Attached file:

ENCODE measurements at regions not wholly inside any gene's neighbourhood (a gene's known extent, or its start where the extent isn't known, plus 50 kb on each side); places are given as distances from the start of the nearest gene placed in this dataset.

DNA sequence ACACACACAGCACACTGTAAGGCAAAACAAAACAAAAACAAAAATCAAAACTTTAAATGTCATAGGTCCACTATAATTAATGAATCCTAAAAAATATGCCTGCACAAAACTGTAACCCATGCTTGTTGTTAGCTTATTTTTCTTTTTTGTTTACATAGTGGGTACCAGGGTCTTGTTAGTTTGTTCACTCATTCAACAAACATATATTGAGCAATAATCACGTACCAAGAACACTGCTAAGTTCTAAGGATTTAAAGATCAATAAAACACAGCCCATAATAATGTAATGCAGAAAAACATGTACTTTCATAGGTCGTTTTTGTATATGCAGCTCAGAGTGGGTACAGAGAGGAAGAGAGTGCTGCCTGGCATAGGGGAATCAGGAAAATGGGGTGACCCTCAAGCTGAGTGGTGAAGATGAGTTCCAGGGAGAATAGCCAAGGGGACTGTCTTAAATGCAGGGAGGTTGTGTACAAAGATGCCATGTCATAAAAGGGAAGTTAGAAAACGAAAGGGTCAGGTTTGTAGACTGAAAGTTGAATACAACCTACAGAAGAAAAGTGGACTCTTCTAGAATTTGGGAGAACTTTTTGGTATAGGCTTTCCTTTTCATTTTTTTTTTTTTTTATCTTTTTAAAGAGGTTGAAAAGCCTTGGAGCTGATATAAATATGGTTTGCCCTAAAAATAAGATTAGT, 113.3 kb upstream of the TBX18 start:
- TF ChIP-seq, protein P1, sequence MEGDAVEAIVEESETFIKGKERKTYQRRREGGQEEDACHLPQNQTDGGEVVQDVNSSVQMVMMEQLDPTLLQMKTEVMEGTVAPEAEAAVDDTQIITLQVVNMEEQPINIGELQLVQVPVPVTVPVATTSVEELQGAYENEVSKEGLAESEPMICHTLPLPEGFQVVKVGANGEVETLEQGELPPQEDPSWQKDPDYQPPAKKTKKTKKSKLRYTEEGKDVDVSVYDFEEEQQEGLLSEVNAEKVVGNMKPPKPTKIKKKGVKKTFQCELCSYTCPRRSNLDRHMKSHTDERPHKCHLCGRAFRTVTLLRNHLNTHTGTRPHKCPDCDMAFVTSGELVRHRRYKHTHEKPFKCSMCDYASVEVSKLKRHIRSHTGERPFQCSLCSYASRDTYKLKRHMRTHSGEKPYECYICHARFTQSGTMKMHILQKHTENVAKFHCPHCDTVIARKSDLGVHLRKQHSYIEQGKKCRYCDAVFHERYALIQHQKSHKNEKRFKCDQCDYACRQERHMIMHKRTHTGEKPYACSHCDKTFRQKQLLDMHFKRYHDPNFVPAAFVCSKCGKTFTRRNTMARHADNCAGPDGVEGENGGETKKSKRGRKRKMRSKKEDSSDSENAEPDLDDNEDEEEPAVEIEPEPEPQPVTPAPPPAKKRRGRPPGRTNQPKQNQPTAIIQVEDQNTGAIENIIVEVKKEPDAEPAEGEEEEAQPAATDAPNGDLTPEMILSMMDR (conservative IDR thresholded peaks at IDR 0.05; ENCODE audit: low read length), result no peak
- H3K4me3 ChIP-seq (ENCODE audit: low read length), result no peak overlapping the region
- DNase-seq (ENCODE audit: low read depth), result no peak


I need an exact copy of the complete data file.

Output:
ENCODE measurements at regions not wholly inside any gene's neighbourhood (a gene's known extent, or its start where the extent isn't known, plus 50 kb on each side); places are given as distances from the start of the nearest gene placed in this dataset.

DNA sequence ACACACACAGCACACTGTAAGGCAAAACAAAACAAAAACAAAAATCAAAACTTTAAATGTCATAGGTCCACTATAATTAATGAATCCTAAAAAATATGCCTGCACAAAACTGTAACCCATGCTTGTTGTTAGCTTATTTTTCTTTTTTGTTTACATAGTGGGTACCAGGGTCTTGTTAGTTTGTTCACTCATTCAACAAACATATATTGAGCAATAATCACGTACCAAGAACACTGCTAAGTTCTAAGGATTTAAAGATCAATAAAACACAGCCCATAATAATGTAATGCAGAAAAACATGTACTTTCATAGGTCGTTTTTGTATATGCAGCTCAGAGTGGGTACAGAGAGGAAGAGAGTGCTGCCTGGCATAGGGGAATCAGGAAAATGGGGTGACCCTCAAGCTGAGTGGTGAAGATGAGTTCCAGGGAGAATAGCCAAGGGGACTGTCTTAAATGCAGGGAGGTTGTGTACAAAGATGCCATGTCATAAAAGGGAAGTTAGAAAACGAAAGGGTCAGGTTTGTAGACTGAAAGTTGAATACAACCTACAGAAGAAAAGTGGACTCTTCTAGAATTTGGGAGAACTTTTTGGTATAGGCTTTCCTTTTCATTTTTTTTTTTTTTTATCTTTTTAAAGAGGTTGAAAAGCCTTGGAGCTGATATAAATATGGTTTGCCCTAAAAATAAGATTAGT, 113.3 kb upstream of the TBX18 start:
- TF ChIP-seq, protein P1, sequence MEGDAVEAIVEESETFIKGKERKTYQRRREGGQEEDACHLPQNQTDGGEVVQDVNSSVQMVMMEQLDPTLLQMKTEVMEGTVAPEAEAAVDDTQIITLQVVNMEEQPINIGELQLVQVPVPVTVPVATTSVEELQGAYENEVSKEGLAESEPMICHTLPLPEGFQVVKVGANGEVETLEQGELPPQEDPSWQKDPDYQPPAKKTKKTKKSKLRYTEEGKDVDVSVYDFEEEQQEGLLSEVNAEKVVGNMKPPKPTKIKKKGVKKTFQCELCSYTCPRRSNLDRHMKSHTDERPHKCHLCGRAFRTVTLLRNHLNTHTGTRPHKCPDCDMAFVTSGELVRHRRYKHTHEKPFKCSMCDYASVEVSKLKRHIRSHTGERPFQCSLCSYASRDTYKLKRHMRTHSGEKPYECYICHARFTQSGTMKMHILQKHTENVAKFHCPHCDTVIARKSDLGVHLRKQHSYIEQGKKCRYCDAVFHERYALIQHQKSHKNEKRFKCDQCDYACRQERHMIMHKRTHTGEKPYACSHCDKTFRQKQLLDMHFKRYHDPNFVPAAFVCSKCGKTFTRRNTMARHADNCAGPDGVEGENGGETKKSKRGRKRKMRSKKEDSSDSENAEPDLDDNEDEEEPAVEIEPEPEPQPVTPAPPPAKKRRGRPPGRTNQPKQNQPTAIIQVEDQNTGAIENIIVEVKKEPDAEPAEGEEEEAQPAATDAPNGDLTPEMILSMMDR (conservative IDR thresholded peaks at IDR 0.05; ENCODE audit: low read length), result no peak
- H3K4me3 ChIP-seq (ENCODE audit: low read length), result no peak overlapping the region
- DNase-seq (ENCODE audit: low read depth), result no peak